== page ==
Nithya enjoyed playing a tough cop in Sandalwood debut

The young star, who has earlier acted in a Mani Ratnam film, is entering the Kannada film industry with ‘Vrithra’

Nithya Shri

Bengaluru girl Nithya Shri is foraying into Sandalwood with ‘Vrithra’, an investigative story set in the city. She plays an investigative officer, and says she enjoyed the freedom to add her thoughts and perspective to her character.

A trained classical dancer, Nithya has earlier worked in Mani Ratnam’s ‘Kaatru Veliyidai’ and played a small role in ‘Solo’ before she decided to make her debut in Kannada cinema. In an interview with Metrolife, Nithya talks about what she loved about her role and more.

Tell us about your role...

How Indira (my character) solves a complicated case in just a fortnight forms the crux of the story. How her perspectives change and how the case affects her life are some of the other highlights of the film. It is interesting to watch how Indira stands her ground in a male-dominated profession. She’s strong, determined and extremely intelligent.

How did you prepare for the role?

The quick movements that were expected of the character came quite easily to me because I am a dancer. The director didn’t want a typical scene where a cop beats up rogue guys. Here, Indira uses her intelligence more than her physical strength. We’ve added a feminine touch to the cop’s role.

Was it easy for you to slip into the character?

We fine-tuned Indira’s way of walking and talking, as well as her expressions, to make her appear strong, bold and yet have an earthy feel. She’s a woman of few words but uses her wisdom to handle complicated situations. It was a challenge to pack all these qualities into one character.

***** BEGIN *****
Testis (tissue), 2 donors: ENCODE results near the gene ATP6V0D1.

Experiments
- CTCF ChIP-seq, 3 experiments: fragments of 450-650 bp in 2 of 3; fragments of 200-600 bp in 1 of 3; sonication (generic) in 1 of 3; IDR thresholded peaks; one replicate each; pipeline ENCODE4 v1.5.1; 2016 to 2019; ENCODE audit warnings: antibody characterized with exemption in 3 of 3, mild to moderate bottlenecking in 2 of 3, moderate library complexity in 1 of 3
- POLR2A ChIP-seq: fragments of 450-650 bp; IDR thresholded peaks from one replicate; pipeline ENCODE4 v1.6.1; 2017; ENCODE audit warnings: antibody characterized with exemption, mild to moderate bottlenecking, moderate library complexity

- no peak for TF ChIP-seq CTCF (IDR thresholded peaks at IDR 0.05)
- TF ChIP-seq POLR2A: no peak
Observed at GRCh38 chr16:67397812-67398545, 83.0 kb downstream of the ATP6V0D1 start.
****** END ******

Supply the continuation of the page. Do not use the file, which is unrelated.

You have worked with very senior actors in the film. How was that experience?

I’ve worked with Prakash Belawadi, Sudharani and Tarun Sudhir. They are fantastic people who don’t have any airs about them. I loved the way Prakash sir approached his character and was open to suggestions. Sudharani is such a nuanced actor. You understand what hard work is just by watching Tarun Sudhir. All the actors created an environment that fuelled one’s imagination, creativity and increased productivity.

On working with director R Gautham Iyer…  

I admire his perseverance, patience and flawless communication. He knew exactly what he wanted from every actor and never compromised on quality. His passion and energy was quite infectious and he never lets anybody do a half-baked job.  

Do you feel that Kannada film industry has a surge of new talent?

Yes. There are new scripts and newer styles of acting and the audience is receptive to this change. Earlier, the audience would only talk about how good or bad the film was. Today, they dissect the smallest details and are well-versed with the technical aspects of filmmaking. They understand the dynamics of it all. Take for instance, films like ‘U-Turn’, ‘Lucia’ and ‘Godhi Banna Sadharana Mykattu’. Their formats are different and they had a fresh perspective, which the audience happily lapped up. This is an encouraging trend. 

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